In face of the upcoming trial of Steve Bannon for two counts of contempt of the Congress, a leaked audio recording from the election week in 2020 has shed even more light on the former Breitbart chairman’s role in the lead-up to the January 6 assault on the Capitol. The audio file, which was obtained by the left-leaning outlet Mother Jones, shows Bannon laughingly declare his knowledge of then-President Trump’s plans to fraudulently cling to a pre-contrived narrative regardless of the actual results of the elections. ‘What Trump’s gonna do is just declare victory, right?’ the popular right-wing activist and podcaster can be heard in a private conversation just days prior to the November Presidential Election day.
Last weekend, Mr. Bannon started what has widely been called a ‘ploy’ and a ‘gimmick’ to potentially help his defence during the upcoming trial, by ostensibly agreeing to testify before the Committee after former President Trump allegedly waived his ‘executive privilege’. The 67-year old conservative leader could face up to a year in imprisonment and a $100,000 fine for each of the two charges he faces for repeatedly ignoring subpoenas by the January 6 House Committee investigating the Capitol riot. The former Trump advisor was indicted last November, and the trial is expected to begin Monday with the jury selection.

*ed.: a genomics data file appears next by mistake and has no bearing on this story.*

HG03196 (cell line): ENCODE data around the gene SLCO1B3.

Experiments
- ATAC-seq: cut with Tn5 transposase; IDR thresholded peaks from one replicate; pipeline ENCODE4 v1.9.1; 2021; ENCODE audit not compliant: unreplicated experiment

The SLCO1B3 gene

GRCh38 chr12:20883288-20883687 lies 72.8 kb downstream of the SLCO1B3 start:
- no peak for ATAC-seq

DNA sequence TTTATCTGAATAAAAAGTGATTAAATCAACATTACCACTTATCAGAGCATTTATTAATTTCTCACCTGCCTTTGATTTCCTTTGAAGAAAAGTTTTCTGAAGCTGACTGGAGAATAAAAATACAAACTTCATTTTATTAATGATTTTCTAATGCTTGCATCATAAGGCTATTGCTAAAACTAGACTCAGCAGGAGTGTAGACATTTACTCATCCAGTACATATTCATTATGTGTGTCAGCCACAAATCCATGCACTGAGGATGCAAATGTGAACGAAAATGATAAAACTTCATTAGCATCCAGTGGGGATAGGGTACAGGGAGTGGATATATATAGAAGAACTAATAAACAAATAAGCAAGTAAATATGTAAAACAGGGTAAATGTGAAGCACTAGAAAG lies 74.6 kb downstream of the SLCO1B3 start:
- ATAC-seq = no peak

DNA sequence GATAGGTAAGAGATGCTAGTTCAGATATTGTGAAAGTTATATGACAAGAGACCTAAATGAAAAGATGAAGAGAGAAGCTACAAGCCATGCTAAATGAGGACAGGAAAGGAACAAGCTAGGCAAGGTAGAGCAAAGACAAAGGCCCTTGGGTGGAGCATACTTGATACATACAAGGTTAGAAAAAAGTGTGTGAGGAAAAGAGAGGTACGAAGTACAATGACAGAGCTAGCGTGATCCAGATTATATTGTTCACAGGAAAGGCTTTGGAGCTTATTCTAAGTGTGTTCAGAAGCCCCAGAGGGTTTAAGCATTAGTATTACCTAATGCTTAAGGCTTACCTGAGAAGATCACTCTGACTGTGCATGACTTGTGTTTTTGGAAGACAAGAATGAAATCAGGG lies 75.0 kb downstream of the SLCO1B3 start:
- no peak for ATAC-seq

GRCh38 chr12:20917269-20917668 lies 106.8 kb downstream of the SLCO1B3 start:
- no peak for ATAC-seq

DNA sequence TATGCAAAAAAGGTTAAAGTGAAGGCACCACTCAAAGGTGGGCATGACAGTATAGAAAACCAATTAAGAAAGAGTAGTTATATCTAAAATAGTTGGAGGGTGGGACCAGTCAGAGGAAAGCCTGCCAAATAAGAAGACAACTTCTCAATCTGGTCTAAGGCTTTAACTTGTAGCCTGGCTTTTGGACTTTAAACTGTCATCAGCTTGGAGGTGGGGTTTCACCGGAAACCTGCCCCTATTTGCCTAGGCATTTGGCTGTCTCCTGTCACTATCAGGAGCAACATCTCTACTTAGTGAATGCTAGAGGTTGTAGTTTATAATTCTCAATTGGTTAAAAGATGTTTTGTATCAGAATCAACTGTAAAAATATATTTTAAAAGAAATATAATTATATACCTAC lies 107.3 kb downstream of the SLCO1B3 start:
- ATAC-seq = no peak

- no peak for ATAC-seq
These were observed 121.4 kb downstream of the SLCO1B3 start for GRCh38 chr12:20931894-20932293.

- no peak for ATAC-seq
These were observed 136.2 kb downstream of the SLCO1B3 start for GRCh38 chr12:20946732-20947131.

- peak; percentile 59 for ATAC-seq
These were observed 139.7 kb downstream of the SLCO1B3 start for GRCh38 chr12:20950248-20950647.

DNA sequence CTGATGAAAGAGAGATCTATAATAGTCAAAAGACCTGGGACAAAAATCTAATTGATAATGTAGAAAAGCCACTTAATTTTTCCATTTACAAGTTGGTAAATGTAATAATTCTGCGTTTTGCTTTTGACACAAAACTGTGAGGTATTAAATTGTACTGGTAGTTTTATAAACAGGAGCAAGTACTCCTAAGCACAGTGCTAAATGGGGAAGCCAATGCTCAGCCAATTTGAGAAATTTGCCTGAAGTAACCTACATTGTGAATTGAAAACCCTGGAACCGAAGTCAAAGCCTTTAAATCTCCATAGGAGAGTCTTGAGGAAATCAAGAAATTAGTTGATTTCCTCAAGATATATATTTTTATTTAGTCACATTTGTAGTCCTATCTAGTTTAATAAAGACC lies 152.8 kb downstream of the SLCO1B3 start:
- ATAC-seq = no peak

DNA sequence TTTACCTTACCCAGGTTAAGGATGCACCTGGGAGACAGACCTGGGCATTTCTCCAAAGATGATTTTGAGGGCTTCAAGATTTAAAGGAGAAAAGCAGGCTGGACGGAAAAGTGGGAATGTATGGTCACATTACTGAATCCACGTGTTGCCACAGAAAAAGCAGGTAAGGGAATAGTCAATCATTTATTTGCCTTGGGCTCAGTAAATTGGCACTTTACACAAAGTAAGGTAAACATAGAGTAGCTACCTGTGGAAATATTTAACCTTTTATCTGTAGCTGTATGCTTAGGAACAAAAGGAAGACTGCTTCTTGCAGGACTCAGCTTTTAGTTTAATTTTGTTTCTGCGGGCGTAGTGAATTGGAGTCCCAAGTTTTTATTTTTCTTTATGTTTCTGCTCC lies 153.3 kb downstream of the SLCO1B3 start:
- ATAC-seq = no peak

The audio recording has yet to be scrutinised for potential criminal liability, but the leak has already been used by Bannon’s lawyers as a defence. This latest attempt follows many recent efforts at postponing the trial, including alleging potential bias in the future jury due to the release of some of Bannon’s previous comments during the Committee hearings this Tuesday, as well as the release of an upcoming CNN documentary on Bannon this Sunday. The Justice Department has strongly rejected these ‘last-minute efforts’ at distraction and barred the defendant from making two of his key arguments in front of the jury. Washington, D.C. district judge Carl Nichols ordered the trial to be held Monday without delay, expressing confidence in the jury selection process for filtering out any potential biases.